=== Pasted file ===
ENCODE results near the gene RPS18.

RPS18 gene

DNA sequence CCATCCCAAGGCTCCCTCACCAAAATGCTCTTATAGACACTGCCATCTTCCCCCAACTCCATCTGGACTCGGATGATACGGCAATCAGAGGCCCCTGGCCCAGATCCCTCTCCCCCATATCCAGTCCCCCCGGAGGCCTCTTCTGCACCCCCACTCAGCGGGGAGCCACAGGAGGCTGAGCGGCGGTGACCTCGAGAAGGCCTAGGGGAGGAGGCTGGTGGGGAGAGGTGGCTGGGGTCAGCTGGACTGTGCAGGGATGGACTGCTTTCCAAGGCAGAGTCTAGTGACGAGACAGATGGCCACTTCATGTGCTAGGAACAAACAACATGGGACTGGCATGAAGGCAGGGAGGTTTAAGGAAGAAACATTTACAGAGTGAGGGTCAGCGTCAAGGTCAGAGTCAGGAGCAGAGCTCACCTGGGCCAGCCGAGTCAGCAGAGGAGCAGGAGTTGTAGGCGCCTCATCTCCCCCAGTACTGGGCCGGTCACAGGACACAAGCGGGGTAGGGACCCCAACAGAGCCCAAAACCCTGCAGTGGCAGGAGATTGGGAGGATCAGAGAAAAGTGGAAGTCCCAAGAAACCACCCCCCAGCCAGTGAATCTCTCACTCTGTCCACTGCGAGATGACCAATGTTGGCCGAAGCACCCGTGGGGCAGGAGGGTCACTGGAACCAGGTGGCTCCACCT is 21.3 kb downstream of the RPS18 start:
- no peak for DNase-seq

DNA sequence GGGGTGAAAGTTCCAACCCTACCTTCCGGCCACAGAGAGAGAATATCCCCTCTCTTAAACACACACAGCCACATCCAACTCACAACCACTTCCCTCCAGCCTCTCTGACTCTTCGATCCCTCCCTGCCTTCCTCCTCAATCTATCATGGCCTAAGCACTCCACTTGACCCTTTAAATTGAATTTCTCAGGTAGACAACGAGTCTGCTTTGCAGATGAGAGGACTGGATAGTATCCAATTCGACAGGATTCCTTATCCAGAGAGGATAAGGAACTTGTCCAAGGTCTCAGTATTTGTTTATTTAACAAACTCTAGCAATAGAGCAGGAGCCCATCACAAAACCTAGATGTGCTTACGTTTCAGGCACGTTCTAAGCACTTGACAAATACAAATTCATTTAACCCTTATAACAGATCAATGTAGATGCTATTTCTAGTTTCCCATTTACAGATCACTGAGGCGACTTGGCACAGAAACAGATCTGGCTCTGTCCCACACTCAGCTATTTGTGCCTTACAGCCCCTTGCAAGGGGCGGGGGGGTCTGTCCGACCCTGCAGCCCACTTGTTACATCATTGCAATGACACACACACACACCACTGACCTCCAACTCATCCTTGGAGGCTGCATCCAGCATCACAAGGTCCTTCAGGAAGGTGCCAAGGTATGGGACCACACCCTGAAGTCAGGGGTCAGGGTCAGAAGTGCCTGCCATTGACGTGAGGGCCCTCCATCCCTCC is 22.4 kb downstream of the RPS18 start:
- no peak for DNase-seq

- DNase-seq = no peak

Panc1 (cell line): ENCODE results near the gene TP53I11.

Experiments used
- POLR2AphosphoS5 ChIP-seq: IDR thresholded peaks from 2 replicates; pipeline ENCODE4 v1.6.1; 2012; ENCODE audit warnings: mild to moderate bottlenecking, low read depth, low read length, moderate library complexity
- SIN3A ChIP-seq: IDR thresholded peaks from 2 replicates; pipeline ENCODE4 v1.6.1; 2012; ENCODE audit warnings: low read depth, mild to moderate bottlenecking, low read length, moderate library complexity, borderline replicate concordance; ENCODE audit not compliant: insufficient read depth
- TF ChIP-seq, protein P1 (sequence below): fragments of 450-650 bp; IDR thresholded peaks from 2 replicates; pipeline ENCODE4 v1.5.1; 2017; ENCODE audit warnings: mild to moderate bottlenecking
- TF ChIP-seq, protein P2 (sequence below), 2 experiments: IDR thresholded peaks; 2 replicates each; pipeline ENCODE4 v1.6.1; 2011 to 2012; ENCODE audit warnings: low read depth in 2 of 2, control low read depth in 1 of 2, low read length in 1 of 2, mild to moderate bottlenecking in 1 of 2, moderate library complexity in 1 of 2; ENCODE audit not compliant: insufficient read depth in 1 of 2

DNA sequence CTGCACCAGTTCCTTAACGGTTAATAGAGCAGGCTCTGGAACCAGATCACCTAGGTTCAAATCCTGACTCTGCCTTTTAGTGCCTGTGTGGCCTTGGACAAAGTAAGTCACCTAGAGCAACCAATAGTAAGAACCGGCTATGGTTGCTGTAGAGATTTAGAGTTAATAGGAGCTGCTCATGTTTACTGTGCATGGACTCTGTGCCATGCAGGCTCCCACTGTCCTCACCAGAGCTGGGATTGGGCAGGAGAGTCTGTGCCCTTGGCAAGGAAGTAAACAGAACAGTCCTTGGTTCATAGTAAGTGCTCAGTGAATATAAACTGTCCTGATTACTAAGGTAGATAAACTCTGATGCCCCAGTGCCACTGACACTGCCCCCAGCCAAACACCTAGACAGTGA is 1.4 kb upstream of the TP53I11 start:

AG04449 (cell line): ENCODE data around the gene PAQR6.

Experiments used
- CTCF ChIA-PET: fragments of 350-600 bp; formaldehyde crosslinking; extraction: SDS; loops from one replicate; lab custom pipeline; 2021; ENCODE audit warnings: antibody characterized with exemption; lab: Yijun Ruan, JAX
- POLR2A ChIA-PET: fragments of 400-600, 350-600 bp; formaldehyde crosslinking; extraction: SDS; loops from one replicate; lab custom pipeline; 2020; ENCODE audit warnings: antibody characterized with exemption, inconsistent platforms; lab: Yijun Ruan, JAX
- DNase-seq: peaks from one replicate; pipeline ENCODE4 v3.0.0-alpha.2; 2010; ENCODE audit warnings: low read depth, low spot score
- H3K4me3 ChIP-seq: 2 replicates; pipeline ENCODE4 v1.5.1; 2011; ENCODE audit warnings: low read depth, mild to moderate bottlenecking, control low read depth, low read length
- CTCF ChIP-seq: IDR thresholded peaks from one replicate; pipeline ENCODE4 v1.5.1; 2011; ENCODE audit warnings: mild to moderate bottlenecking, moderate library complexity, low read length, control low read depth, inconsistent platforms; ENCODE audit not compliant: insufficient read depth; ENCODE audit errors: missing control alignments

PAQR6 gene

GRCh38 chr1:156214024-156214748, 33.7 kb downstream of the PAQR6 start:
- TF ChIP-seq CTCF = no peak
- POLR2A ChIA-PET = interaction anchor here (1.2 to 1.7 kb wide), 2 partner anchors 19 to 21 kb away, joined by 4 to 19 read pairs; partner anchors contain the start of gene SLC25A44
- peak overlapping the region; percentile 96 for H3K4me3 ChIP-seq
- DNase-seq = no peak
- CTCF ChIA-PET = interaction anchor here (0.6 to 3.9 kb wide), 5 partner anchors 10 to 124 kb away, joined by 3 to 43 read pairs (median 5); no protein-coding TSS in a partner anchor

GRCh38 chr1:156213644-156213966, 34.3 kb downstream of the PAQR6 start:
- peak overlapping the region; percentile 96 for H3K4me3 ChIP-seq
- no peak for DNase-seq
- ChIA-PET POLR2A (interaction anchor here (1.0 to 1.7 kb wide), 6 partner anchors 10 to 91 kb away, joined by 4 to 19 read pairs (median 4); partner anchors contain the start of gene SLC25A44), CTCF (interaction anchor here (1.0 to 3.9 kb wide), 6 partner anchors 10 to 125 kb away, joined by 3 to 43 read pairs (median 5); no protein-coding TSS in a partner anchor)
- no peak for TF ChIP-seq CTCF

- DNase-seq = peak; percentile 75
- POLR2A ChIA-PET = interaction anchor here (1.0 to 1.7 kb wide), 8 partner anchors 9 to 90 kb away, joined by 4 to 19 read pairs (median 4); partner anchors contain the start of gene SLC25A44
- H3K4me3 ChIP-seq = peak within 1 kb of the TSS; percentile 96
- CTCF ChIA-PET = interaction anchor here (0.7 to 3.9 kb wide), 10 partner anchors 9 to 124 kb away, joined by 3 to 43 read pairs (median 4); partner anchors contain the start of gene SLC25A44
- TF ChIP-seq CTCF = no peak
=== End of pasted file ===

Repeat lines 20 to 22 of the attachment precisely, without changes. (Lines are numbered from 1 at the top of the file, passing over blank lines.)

- H3K4me3 ChIP-seq: 2 replicates; pipeline ENCODE4 v1.5.1; 2011; ENCODE audit warnings: low read depth, mild to moderate bottlenecking, control low read depth, low read length
- CTCF ChIP-seq: IDR thresholded peaks from one replicate; pipeline ENCODE4 v1.5.1; 2011; ENCODE audit warnings: mild to moderate bottlenecking, moderate library complexity, low read length, control low read depth, inconsistent platforms; ENCODE audit not compliant: insufficient read depth; ENCODE audit errors: missing control alignments

PAQR6 gene